France is charming and beautiful but she has a very deep spiritual need and is one of the least evangelized nations on earth. While France is indeed beautiful and inviting, spiritually it is dark and uninviting. The French have become largely nonreligious and atheistic while Muslims are growing rapidly – even converting unused cathedrals into mosques. The need for Christian workers has never been greater. As missionaries who deeply desire to make Christ known, our prayer is that you’ll be moved to take action in some way to support evangelistic efforts, either through intercessory prayer or a financial partnership.
Most people do not think of France as a country in need of the gospel because France is a modern western democracy with a long history of Christianity. In fact, some major events in Church history and important Christian theologians were French. When most people think of missions they think of less-developed countries in Africa, South America, or Asia, but normally not France. However, this perception is changing. The churches in Africa, Asia, and South America are growing at a phenomenal rate, while the church in France (and much of Europe) is declining.
The history of the Church in France is inseparable from the history of France itself. Gaul, modern-day France, was one of the first countries to receive the Gospel in the first and second centuries. Some say that it was evangelized by Phillip, the disciple of Jesus; Lazarus, the man Jesus raised from the dead; and Joseph of Arimathea, who buried Jesus in his tomb. During the Dark Ages, the true and faithful believers were isolated and persecuted. From the Middle Ages to the Enlightenment, France was home to many of the famous Protestant Reformers, such as John Calvin. The French Revolution brought on the rejection of the Church as a whole – both Protestant and Catholic. Philosophy and existential thought grew rapidly. Cafés became a place to exchange such ideas. In fact, the French seek the same things in cafés as Christians do in church: truth, camaraderie/fellowship, and a sense of transcendence. All three are seen as necessary for life.
From political and global aspects, France is an ideal location for reaching the nations. Politically, France is a permanent member of the United Nations Security Council (UNSC), and it is one of the five remaining ‘superpowers’ in the aftermath of WWII. France’s culture is renowned and influential, and the country remains a hugely popular tourist destination. The French language is one of the most widely spoken languages in the world. Hundreds of thousands of top international students are sent to study in France’s highly acclaimed universities and return home to become leaders in their own countries. Many of these countries are closed or hostile to Christian missionaries or difficult to enter. Thus making France a strategic location to develop disciples of Jesus who will take the Gospel into the world.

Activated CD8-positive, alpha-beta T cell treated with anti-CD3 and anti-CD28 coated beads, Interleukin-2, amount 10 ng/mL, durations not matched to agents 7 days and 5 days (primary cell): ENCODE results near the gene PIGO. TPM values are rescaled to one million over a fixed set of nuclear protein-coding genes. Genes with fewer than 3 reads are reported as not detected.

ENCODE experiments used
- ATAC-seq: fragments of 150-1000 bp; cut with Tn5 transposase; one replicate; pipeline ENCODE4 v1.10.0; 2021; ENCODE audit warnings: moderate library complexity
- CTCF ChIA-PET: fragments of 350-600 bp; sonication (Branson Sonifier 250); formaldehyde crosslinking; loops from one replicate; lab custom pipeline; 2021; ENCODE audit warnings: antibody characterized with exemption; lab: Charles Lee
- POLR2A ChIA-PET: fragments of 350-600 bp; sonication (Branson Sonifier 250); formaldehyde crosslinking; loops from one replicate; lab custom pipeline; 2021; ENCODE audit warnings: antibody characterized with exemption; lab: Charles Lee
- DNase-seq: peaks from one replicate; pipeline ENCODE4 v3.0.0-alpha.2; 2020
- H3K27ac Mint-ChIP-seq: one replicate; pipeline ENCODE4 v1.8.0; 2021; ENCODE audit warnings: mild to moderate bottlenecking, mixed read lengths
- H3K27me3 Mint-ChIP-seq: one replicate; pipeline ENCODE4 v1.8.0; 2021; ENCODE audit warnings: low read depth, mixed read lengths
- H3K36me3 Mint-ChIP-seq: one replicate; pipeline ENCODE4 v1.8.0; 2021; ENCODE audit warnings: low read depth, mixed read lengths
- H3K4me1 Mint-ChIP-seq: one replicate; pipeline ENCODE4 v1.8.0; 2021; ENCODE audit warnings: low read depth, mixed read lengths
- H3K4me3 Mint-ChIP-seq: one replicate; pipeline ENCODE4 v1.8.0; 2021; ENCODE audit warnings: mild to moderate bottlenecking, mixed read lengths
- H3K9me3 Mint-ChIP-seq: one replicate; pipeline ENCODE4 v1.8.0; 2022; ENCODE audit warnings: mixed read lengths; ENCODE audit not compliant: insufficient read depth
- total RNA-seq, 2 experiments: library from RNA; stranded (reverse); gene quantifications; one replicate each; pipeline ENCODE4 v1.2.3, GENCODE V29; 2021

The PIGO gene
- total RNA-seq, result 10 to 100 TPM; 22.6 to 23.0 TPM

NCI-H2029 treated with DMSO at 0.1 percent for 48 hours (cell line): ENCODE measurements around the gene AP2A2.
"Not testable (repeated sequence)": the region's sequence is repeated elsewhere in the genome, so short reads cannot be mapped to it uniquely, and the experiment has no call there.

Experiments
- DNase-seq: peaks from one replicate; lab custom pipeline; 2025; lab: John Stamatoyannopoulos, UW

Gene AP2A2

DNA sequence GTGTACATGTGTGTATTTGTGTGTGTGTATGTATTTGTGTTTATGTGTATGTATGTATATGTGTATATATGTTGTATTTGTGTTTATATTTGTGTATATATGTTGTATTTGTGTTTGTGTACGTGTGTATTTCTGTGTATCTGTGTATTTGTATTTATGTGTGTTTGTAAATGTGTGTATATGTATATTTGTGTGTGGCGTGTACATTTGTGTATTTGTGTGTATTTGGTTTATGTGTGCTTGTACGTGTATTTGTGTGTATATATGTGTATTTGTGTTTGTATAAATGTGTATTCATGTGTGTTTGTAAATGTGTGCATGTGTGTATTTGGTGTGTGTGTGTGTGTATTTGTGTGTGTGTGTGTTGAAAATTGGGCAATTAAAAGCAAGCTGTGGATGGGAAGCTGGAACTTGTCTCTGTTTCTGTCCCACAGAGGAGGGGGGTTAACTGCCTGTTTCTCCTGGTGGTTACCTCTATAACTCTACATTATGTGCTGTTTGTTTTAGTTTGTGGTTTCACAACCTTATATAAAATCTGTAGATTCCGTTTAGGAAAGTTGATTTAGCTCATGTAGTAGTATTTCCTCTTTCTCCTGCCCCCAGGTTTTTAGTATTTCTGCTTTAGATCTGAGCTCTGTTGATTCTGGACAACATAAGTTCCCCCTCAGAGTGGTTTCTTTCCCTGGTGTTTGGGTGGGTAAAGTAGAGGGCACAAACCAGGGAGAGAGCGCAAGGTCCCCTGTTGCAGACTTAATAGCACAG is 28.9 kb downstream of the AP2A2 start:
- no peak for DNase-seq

Joie de Vivre
Though many French wear ‘funeral faces’ in public, they are always searching for the joie de vivre, the joy of life. In my opinion the two most notable areas they seek their joie de vivre are food and rest. We all know about France’s world-class gastronomy and their haute cuisine. The French take their food and its preparation very seriously. In contrast to the general American idea that food is a necessity so let’s get it over with, they believe food is a necessity so let’s enjoy it! They also know how to rest and ‘be’. Their workweeks are shorter. Their lunch breaks are longer. They vacation for weeks at a time. This is normal. This is necessary. They know how to rest. They essentially sabbath … yet without God. They seek the joie de vivre without knowing the Joy Giver.
The existentialist mindset of the French finds no meaning in life. Imagine trying to live a life that you believe is ultimately without purpose, without meaning, and without hope. Would you even want to live at all? (“If Christ isn’t risen… let us eat and drink for tomorrow we die.” I Corinthians 15)We believe that Jesus is the Risen Lord and He is the ultimate answer to the meaning of life and the true joie de vivre they seek. France needs communities of people following Jesus to show them a life worth living and we want to help.
Right now there is one church for every 80,000 people in France, but the goal of the French believers is to plant new churches and one day have 1 church for every 10,000 people. Churches in France are often small (between 4 and 40 people) and face a lot of opposition, but they are the pathways through which God’s love is displayed. They are like tiny candles illuminating a dark room. Many more need to be lit in order to give the French the light to see.